Starting Retirement Saving in Your 40s

If you haven’t started saving for retirement, it’s not too late. But the midnight hour is at hand. If you have been saving, keep building on what you’ve been doing.

KEY TIPS

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Talk to a financial advisor. If you have $100,000 in retirement savings, this is often a time when people start working with a financial advisor.

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Consider other insurance. If you have a spouse or children, life insurance can be important for this stage and ensuring there’s enough for your loved ones even if you don’t retire.

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Keep saving to your retirement accounts. It can be challenging if you have kids you’re trying to feed, clothe, and provide college savings for. What’s important is to continue regular contributions.


Starting Retirement Saving in Your 50s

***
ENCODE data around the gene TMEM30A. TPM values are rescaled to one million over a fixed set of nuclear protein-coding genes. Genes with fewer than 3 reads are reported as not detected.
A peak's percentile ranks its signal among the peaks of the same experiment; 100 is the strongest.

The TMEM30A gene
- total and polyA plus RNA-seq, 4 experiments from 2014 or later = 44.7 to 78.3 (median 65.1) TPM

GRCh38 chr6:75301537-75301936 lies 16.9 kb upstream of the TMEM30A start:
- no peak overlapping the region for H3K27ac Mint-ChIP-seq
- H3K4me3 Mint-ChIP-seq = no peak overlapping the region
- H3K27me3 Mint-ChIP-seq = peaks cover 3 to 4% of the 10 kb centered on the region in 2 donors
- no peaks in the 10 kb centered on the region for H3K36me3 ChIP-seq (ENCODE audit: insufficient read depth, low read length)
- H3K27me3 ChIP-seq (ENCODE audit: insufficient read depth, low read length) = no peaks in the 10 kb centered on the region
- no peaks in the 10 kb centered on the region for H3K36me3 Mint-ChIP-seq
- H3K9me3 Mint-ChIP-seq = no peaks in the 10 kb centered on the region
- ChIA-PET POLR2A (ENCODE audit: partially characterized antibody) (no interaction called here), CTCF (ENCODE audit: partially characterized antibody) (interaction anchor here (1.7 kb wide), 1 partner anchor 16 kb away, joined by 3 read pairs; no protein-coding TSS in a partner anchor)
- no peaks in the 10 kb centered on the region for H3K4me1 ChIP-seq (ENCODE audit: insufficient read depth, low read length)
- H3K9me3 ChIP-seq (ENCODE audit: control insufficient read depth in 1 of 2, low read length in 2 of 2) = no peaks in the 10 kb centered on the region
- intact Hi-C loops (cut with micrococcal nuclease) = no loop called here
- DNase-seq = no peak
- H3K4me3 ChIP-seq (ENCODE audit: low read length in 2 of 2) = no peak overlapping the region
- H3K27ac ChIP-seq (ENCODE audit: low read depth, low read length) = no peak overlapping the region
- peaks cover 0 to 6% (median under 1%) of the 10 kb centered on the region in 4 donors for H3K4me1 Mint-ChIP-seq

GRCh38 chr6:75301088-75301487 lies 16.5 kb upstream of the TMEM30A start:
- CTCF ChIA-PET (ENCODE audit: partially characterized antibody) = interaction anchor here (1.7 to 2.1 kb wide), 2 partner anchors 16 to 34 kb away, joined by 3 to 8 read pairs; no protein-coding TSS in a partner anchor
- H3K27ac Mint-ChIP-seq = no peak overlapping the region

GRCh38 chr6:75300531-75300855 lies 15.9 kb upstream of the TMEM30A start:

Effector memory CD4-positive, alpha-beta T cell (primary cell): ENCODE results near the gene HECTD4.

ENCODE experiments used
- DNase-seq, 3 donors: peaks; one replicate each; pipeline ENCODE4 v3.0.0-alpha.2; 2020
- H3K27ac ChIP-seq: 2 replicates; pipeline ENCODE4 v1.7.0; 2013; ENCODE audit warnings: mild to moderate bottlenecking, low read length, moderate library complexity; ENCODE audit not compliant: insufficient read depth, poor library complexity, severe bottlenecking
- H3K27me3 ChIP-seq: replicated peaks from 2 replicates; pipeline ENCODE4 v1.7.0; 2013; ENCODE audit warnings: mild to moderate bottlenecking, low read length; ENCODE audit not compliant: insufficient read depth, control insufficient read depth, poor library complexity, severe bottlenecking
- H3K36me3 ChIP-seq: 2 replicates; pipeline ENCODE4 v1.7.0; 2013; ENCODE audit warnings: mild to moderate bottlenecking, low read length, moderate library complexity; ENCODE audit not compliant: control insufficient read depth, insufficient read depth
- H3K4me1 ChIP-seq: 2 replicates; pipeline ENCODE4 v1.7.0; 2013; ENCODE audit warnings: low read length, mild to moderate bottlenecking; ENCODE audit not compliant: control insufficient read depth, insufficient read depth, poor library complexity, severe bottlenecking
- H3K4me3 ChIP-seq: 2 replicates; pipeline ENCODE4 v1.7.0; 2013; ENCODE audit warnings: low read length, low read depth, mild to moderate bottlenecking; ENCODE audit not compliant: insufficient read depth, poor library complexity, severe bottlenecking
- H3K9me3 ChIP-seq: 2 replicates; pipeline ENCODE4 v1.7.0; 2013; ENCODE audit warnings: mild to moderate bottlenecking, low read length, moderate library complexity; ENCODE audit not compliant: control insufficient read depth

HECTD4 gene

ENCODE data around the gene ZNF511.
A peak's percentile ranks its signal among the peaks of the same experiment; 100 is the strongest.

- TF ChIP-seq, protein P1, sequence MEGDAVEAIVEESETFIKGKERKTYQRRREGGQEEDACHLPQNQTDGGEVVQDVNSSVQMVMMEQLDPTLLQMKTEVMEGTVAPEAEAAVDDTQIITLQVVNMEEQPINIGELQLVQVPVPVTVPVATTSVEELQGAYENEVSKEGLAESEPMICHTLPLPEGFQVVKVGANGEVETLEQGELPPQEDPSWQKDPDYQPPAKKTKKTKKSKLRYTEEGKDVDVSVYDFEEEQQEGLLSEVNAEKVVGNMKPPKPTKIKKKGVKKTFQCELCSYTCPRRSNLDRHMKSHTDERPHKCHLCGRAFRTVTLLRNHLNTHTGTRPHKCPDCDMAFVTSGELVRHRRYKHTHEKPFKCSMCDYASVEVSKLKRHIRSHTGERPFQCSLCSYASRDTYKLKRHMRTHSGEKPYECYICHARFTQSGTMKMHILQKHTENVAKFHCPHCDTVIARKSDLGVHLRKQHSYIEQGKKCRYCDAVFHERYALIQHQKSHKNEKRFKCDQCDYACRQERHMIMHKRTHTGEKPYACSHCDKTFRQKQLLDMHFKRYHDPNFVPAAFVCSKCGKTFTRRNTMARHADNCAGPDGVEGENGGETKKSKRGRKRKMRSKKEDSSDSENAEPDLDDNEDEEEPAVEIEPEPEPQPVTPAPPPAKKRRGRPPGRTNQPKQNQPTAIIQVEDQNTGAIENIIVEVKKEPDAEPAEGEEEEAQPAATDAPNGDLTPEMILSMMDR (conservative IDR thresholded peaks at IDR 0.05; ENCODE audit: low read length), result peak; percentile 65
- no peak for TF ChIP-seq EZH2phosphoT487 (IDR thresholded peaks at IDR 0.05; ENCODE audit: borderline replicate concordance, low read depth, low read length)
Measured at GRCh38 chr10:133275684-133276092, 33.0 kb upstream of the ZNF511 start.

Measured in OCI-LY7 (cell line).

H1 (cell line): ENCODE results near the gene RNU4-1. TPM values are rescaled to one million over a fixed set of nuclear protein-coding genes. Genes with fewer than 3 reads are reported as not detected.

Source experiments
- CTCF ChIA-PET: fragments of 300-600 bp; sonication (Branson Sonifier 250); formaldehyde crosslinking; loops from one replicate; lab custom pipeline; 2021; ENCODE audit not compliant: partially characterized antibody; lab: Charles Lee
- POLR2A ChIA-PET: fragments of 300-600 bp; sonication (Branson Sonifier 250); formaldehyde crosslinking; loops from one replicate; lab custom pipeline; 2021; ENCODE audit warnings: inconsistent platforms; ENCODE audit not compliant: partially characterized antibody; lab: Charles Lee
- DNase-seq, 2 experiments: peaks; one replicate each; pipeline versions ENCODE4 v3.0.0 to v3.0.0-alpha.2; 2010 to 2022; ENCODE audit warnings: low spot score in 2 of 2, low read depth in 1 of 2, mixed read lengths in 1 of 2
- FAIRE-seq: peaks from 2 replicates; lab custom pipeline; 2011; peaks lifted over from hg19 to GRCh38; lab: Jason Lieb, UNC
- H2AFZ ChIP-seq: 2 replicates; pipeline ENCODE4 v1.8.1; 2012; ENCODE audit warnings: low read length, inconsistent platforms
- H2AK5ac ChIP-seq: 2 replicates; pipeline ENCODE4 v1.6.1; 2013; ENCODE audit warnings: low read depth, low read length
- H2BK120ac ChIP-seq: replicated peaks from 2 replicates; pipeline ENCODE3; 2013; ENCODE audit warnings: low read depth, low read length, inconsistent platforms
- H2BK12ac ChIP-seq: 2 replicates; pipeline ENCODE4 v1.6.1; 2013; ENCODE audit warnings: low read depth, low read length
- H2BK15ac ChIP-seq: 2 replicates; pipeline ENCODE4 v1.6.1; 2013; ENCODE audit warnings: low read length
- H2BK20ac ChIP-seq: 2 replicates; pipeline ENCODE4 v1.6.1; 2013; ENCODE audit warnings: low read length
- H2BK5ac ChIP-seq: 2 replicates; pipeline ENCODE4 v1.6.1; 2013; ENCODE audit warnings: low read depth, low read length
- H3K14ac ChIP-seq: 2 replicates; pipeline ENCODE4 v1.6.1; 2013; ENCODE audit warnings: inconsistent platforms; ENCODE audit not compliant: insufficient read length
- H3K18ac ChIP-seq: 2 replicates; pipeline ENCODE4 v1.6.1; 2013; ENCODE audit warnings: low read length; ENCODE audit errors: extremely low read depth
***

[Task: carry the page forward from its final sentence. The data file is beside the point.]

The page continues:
With luck, you’ve been saving for retirement and envision a soft landing when you retire. If you can’t picture that, it’s worth putting away whatever you can.

KEY TIPS

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Set the date. This is a good time to consider a retirement date for retirement planning purposes, even if it’s theoretical.

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Check your Social Security savings. You could set up your online Social Security account and check your earnings (you can do that at age 18!).

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Consider maxing your tax-free retirement contributions. Put that money into your retirement accounts if you’ve paid off your home or some other big ongoing expense.


Saving Once You Reach Retirement

If you’re like most retirees, saving doesn’t end once you are retired. Although at this point, it may be more of a process of managing money and keeping costs low.

KEY TIPS

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You can still invest. If you have a financial advisor, they can steer you toward safe, profitable investments.

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Downsize and save. This could be a good time to downsize into a smaller home and pocket the savings from selling your bigger one.

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Maintain financial well-being. Hopefully, you’re continuing good financial habits you developed in your 20s, such as keeping a budget.


Expert Insight on Retirement Savings

MoneyGeek spoke with some academics to provide expert insight on what we should all consider regarding retirement. Here’s what we asked them.